When I first started the project, I imagined it’d work great as an indie film. Like I thought ideally, if the book grew a following it could potentially be turned into a screenplay.  About a month before we wrapped this up, Eva, the Noodle Publisher, came to me with a serious plan about turning this into an indie film. And instead of being super excited and grateful that she came up with a strategy, I totally freaked out and went into a nervous shock and paralysis. It took me a while to process what  was really freaking me out about it and I soon realized part of it was privacy. Like the stories I write are not flattering for myself or the distinct characters in it, many of whom I really care about and still talk to.

But the more I’ve thought about it, I’ve realized my greatest fear is for this project to turn into something that gets tokenized or displays New Mexicans in a patronizing light just because we’re New Mexicans. Which like, obviously the Noodle’s not gonna make a cliche screenplay or anything. I’m just not sure about how involved funding sources can become.  Right now, New Mexicans have zero representation in mass media. I would hate to end up being a part of something that fetishizes or patronizes us in order to appeal to a white audience. I see Mexicans portrayed in patronizing ways constantly in media. In so many movies and shows, just their culture and who they are is portrayed as the punchline.

Like how many times, in film, have you seen a white man pouring his heart out or venting and then they show a Mexican, or a person of color, as the person he’s venting to and suddenly the scene is hilarious. There’s this implication in mass media that latinos are an inherently simple and ignorant people. Independent films and highly stylized films aren’t exempt from this. Just look at how Wes Anderson portrays some people of color.  It’s unfortunate. That’s just not something I would handle well. But so far, it looks like the Noodle’s engaging with some awesome looking funding sources which is exciting because I wouldn’t have to freak out over them forcing us to make it highly digestible for a western audience.

Do you feel you’ve grown as a writer the past year?

Yes, in terms of pushing myself to do something that terrifies me. I never thought I’d write about my life. But of course, in terms of form and style, I could kill a darling or two or ten.

What would you have done differently?

I would have put more thought into the names of the characters. Some of the characters hate their Hobo Vodka names. Then again, I’m not a mind reader. When it comes to marketing or sales, I would have come up with a better distribution plan.

What would you like to say to your readers as we near the final chapter?

Thank you for reading and supporting this project. I know it’s fucking weird but I hope you liked it.

How’s your couture lingerie business coming along?

Oh my god. So when I’m not writing Hobo Vodka, I’m stressing about sewing projects. I’ve been practicing a lot this last year. I made Eva’s wedding dress, as well as the suit I wore to her wedding. I have the sweetest boyfriend in the world who supports my existence, like a 1950s business man, and when I moved to Arkansas last year, he bought me a sewing machine because I wanted to make lingerie and sell it. Now that Hobo Vodka is over, I’ll have time to start assembling a collection.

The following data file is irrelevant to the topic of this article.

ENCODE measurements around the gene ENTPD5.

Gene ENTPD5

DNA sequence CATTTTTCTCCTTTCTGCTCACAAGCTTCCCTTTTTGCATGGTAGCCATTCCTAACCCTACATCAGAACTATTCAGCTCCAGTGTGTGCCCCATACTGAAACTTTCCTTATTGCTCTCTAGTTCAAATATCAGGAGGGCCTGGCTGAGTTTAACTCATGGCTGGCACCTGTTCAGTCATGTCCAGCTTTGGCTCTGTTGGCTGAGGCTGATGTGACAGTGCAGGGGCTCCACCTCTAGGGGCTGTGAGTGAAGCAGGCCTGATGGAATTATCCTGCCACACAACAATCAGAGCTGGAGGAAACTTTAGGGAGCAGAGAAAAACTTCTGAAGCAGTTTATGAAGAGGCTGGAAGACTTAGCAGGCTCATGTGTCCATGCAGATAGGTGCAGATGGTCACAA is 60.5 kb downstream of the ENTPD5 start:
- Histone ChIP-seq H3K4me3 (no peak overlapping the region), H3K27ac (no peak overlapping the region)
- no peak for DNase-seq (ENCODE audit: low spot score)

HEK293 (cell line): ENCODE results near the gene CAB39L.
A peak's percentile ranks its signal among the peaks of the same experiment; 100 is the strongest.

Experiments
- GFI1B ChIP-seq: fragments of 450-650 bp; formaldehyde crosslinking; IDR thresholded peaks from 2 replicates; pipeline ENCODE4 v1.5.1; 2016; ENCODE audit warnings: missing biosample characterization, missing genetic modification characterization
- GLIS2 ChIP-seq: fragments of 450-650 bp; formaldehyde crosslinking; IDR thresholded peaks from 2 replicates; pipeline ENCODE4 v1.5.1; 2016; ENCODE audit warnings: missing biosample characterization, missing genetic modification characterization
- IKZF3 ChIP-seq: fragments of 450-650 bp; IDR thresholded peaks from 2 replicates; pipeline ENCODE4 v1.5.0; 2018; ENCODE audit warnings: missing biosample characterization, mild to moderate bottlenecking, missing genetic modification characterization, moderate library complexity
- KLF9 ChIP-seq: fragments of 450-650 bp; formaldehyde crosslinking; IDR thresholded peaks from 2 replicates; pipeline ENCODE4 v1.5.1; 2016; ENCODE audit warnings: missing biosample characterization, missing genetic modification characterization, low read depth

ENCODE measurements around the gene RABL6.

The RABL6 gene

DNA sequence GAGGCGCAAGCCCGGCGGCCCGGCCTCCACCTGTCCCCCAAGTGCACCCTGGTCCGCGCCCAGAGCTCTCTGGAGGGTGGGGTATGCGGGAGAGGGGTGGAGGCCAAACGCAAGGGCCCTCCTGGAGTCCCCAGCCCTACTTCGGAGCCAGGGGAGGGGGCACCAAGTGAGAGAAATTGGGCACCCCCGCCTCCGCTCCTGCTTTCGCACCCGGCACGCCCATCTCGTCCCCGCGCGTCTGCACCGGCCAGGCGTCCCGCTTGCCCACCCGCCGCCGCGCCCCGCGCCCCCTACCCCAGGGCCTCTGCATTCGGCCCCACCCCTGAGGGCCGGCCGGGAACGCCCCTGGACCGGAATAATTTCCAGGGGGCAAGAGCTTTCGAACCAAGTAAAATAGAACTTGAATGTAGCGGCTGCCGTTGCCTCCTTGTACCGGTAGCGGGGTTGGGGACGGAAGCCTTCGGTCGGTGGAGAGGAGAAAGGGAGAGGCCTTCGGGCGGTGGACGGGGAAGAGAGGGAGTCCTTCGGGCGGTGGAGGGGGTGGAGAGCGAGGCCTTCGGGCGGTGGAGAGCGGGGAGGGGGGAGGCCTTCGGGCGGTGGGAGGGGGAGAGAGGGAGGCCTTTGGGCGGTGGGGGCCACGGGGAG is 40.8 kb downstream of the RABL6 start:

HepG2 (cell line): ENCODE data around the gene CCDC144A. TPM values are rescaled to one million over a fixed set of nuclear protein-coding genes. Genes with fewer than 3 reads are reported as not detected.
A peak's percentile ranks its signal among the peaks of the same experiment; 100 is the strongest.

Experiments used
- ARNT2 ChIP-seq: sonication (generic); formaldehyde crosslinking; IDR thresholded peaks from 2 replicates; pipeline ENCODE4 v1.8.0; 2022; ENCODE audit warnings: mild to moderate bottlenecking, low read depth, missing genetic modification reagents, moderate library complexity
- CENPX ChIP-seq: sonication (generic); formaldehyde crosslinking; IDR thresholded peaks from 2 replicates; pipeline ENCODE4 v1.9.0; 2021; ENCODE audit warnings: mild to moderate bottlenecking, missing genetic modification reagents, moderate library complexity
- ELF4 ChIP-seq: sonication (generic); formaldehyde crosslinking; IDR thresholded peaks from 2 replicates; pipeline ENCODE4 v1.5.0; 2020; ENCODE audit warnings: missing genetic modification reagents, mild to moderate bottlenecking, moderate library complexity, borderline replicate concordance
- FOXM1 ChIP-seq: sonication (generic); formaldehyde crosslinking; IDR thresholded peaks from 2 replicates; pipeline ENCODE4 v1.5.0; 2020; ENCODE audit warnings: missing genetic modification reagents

I’ve found that underwires and hooks aren’t the easiest thing to come by. (I mean, if you want them to be pretty and functional. I’m not doing this to make ugly bras that don’t work.) I learned to sew from my grandmother who is a perfectionist but in such an effortless way. She can make anything perfect out of nothing. Not me. I have to endure agony and anxiety, change direction twelve times before I get it perfect but I need things to be perfect otherwise I’m miserable and I’ll throw it away.

I like to think I get that from my great-grandmother Refugito, who taught my grandmother to sew. In the 1930s, she’d sell a goat so that she could afford to buy a small piece of velvet or fur to dress her jackets with. They were so poor, they lived in a two room house next to an orchard, which looks like the garden of eden. She wanted everything to be nice. She’d take old clothes apart by the seams and reconstruct them perfectly with the material inside out so they’d look new again. I love stories about the things she’d make cause she sounds so anxious and stubborn. I actually own one of the shirts she made for herself. I have no idea how she made the collar which is almost like a spring lace. It’s so incredible and intricate.

So anyway, I’m thinking of starting out simple with some bodysuits, rompers, and slips and kind of see where that takes me.

Unleash Your Inner Mail Artist!

I put this video together for a group of artists looking to do some mail art, as a way to be some guiding background noise at their mail art workstation. Get out your scissors, tape, magazines and enjoy!

Creative ideas, workstation inspiration and places to send your mail art too (LINKS BELOW) - I'm here so you have someone in the background to keep your focused for 24 minutes. 4 LINX TO SEND MAIL ART FOR EXHIBITION/ PUBLICATION: http://kozymail.blogspot.com http://netex.nmartproject.net/?cat=26 http://mailartprojects.blogspot.com http://www.mailart.yzonk.com WRITE FOR RIGHTS: https://www.amnesty.org/en/get-involved/write-for-rights/
The Most Beautiful Bar In Belfast

The Most Beautiful Bar In Belfast

Photo by Eva Avenue

Photo by Eva Avenue